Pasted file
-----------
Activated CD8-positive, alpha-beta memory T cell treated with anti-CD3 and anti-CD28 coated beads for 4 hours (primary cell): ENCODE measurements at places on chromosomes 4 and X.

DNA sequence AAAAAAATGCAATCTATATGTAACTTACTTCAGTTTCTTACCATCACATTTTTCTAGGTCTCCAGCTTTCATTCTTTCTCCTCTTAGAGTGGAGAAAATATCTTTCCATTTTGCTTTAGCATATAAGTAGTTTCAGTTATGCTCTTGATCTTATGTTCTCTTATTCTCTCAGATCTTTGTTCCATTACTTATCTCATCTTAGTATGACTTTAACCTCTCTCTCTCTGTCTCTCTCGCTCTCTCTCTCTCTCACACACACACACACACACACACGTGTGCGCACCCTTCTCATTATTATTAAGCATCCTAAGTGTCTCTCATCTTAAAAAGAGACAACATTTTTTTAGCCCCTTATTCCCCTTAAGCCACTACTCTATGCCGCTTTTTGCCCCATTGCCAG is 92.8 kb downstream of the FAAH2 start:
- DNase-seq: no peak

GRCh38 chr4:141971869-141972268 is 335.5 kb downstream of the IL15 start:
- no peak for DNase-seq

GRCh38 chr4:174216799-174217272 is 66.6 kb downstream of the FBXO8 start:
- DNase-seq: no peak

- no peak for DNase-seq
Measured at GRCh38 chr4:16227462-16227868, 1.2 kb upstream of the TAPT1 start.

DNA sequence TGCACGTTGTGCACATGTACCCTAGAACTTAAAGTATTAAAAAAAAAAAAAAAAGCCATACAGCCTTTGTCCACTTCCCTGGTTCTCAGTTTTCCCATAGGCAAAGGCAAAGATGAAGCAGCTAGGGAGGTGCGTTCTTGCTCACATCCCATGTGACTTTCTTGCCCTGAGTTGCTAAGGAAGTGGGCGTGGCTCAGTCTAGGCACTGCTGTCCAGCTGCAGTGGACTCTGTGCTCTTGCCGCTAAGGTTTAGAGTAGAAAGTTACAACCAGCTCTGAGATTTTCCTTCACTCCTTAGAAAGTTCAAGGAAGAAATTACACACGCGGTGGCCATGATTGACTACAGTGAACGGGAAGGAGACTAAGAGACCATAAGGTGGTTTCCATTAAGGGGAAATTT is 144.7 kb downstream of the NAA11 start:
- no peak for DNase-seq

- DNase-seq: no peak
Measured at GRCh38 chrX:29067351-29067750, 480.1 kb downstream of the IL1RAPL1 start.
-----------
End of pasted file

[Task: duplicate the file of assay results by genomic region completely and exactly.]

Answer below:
Activated CD8-positive, alpha-beta memory T cell treated with anti-CD3 and anti-CD28 coated beads for 4 hours (primary cell): ENCODE measurements at places on chromosomes 4 and X.

DNA sequence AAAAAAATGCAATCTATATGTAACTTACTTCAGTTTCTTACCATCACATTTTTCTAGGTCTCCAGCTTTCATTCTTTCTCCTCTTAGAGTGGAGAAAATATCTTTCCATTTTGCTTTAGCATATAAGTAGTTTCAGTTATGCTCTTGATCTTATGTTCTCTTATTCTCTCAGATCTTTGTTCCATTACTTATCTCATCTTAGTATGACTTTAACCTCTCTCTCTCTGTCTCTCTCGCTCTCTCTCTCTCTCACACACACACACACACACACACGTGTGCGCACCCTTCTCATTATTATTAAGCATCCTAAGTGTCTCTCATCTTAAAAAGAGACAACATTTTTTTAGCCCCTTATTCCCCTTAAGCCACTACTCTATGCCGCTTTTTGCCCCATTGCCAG is 92.8 kb downstream of the FAAH2 start:
- DNase-seq: no peak

GRCh38 chr4:141971869-141972268 is 335.5 kb downstream of the IL15 start:
- no peak for DNase-seq

GRCh38 chr4:174216799-174217272 is 66.6 kb downstream of the FBXO8 start:
- DNase-seq: no peak

- no peak for DNase-seq
Measured at GRCh38 chr4:16227462-16227868, 1.2 kb upstream of the TAPT1 start.

DNA sequence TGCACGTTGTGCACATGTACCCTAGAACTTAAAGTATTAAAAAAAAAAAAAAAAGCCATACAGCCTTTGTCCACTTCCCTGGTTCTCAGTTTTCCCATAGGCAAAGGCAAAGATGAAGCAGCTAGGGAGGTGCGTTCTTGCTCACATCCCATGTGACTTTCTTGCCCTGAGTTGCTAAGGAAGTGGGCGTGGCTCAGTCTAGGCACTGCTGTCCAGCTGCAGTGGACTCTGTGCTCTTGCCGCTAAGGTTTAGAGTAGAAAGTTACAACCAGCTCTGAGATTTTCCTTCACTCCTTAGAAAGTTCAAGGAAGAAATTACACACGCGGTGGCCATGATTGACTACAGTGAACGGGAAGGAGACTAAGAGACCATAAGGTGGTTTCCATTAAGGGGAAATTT is 144.7 kb downstream of the NAA11 start:
- no peak for DNase-seq

- DNase-seq: no peak
Measured at GRCh38 chrX:29067351-29067750, 480.1 kb downstream of the IL1RAPL1 start.